Albion Monitor /News

Child Abuse Causes Lifelong Health Problems For Women

Women abused as children were nearly four times more likely to have attempted suicide
Women abused as children have dramatically more physical and emotional health problems in adulthood, according to a new study from Johns Hopkins, and these women were as likely to have certain problems as women experiencing current abuse.

Physically, women abused only as children complained of many more symptoms than never abused women.

Compared with women who were never abused, patients abused only as children were nearly four times more likely to have attempted suicide, more than three times more likely to have been hospitalized for an emotional or mental problem, and more than twice as likely to have considered suicide the previous week. They had lower self-esteem and higher scores for anxiety, depression and anxiety-related physical symptoms. They also were more likely than never-abused patients to have problems with alcohol and drugs.

These findings, described in "Clinical Characteristics of Women with a History of Childhood Abuse: Unhealed Wounds," an article in the May 7 issue of The Journal of the American Medical Association, are based on research at Baltimore medical clinics.

Among the patients, 22 percent reported physical or sexual abuse before age 18. Of this group, those who said they were abused as children, but not as adults, were generally younger and better educated than the rest of the study participants. They were usually single, separated or divorced.

These health problems included back pain, frequent or severe headaches, pelvic and genital pain, frequent tiredness, chest pain, abdominal or stomach pain, vaginal discharge, breast pain, diarrhea and shortness of breath.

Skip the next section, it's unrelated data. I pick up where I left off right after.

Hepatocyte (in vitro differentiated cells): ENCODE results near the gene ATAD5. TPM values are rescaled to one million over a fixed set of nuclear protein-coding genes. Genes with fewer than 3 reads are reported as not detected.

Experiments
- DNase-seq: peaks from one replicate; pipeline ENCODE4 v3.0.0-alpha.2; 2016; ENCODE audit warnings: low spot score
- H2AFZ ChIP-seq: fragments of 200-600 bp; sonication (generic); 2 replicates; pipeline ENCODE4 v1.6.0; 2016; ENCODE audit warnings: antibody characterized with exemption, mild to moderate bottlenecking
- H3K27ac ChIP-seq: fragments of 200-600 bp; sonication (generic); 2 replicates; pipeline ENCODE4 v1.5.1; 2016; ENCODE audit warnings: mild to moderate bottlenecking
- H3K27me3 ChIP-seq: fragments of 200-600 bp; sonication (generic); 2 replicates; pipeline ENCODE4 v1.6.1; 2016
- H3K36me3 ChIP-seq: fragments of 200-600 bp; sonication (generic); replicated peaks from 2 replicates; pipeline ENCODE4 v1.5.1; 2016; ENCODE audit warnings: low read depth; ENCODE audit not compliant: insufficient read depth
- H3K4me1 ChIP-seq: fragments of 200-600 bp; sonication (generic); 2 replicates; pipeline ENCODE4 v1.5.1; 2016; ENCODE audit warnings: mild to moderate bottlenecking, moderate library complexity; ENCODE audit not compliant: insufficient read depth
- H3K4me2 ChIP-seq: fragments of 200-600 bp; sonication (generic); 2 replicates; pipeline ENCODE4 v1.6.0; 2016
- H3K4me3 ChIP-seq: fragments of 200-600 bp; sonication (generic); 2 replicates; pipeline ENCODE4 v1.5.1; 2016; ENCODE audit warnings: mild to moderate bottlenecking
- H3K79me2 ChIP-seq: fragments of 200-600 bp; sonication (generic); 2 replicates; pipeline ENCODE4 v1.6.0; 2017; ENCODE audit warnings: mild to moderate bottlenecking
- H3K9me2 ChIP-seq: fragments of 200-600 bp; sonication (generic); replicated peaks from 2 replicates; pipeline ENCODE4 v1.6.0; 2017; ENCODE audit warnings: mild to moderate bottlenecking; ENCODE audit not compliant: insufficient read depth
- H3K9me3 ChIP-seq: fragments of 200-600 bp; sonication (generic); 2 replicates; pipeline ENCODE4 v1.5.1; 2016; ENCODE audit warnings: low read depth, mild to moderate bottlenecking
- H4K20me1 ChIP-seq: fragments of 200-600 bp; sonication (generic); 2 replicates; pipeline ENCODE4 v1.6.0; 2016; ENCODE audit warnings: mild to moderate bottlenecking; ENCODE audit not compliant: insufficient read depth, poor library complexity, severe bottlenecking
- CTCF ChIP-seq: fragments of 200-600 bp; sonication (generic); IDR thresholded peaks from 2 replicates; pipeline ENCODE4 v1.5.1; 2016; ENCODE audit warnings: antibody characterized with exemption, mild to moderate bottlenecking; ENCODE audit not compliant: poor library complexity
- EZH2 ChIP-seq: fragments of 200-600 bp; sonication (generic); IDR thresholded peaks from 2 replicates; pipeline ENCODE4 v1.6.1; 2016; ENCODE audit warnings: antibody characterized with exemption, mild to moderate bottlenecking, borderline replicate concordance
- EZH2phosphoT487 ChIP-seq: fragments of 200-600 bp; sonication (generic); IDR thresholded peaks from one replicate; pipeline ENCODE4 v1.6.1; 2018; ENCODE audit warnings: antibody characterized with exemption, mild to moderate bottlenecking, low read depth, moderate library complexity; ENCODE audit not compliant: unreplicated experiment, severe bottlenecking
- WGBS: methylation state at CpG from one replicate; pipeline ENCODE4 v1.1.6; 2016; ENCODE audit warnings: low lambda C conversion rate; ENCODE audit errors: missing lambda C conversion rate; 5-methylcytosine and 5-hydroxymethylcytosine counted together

Overall reported symptoms of patients abused only as children were worse than those of patients who were never abused and comparable to those of patients who currently are being abused, but who had not been abused as children. The least healthy group were the respondents who said they were abused as both children and adults 50 percent of women abused as children were also abused as adults.

"Our study suggests that the wounds' of childhood abuse may go unhealed," said Dr. Jeanne McCauley, lead researcher. "The effect of childhood abuse is an important area for future research." Each year about 1.4 million children in the United States suffer some form of physical, sexual or emotional abuse or neglect.

This is McCauley's second published study about the association of violence and medical problems in adult women. In 1995 The Annals of Internal Medicine printed an article in which she and her colleagues developed a clinical model to help physicians identify and diagnose women who experienced domestic violence.

Nearly 2,000 adult women of varied ages, races, educational backgrounds, marital status and family income participated in this study of the influences of childhood versus adult abuse on women's health. They took a self-administered, anonymous survey in the privacy of their doctors' offices. The questionnaire asked about the patient's experience with physical and sexual abuse. It also explored the patient's general health, emotional status, experience with drugs and alcohol and psychological and past medical history.

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Albion Monitor July 21, 1997 (

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